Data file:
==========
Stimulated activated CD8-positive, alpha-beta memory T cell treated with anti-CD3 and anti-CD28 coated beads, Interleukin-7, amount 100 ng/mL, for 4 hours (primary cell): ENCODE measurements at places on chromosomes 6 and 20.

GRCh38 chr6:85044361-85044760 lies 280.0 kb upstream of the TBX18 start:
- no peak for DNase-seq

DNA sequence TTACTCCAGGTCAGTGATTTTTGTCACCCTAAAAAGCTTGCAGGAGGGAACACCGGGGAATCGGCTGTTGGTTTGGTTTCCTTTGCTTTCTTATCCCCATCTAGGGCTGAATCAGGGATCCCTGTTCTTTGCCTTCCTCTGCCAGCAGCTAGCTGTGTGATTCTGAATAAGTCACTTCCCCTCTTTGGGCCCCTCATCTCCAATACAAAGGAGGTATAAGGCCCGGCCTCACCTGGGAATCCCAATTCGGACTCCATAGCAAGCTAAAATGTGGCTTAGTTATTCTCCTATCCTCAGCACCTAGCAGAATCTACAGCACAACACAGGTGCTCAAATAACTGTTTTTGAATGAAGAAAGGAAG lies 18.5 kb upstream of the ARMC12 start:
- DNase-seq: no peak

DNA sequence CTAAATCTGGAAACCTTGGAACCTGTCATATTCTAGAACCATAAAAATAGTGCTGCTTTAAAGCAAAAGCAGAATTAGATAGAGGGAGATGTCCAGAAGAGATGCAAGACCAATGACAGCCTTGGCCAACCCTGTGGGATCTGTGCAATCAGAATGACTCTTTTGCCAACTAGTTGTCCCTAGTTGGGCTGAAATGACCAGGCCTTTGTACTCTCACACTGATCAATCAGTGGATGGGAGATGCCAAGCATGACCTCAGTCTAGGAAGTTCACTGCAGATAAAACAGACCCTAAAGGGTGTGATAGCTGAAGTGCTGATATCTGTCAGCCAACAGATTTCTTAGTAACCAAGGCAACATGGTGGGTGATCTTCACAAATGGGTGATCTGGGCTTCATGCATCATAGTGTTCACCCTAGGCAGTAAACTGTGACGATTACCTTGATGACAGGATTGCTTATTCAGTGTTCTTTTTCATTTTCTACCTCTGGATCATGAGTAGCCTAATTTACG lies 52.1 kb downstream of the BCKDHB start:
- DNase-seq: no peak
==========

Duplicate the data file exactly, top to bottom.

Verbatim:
Stimulated activated CD8-positive, alpha-beta memory T cell treated with anti-CD3 and anti-CD28 coated beads, Interleukin-7, amount 100 ng/mL, for 4 hours (primary cell): ENCODE measurements at places on chromosomes 6 and 20.

GRCh38 chr6:85044361-85044760 lies 280.0 kb upstream of the TBX18 start:
- no peak for DNase-seq

DNA sequence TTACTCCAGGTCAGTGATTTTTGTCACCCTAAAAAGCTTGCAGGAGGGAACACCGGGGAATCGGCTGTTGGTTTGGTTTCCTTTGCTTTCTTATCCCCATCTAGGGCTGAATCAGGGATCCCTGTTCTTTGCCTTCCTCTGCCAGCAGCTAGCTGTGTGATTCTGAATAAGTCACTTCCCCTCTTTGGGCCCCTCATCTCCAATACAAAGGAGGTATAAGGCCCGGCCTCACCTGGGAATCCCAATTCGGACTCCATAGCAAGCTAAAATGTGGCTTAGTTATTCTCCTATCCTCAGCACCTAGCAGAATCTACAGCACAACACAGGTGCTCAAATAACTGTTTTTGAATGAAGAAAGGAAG lies 18.5 kb upstream of the ARMC12 start:
- DNase-seq: no peak

DNA sequence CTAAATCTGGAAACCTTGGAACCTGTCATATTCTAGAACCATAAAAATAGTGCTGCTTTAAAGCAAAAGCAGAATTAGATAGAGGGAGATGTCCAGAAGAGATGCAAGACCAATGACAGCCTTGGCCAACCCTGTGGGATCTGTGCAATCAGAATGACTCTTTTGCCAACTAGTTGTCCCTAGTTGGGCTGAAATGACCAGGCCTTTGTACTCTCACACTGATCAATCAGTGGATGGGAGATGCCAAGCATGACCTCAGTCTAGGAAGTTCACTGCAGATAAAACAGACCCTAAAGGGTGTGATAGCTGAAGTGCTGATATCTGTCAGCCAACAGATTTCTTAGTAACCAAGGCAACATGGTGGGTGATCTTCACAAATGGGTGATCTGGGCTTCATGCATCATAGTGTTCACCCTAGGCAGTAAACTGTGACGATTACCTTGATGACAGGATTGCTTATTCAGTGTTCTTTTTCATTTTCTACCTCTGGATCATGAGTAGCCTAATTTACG lies 52.1 kb downstream of the BCKDHB start:
- DNase-seq: no peak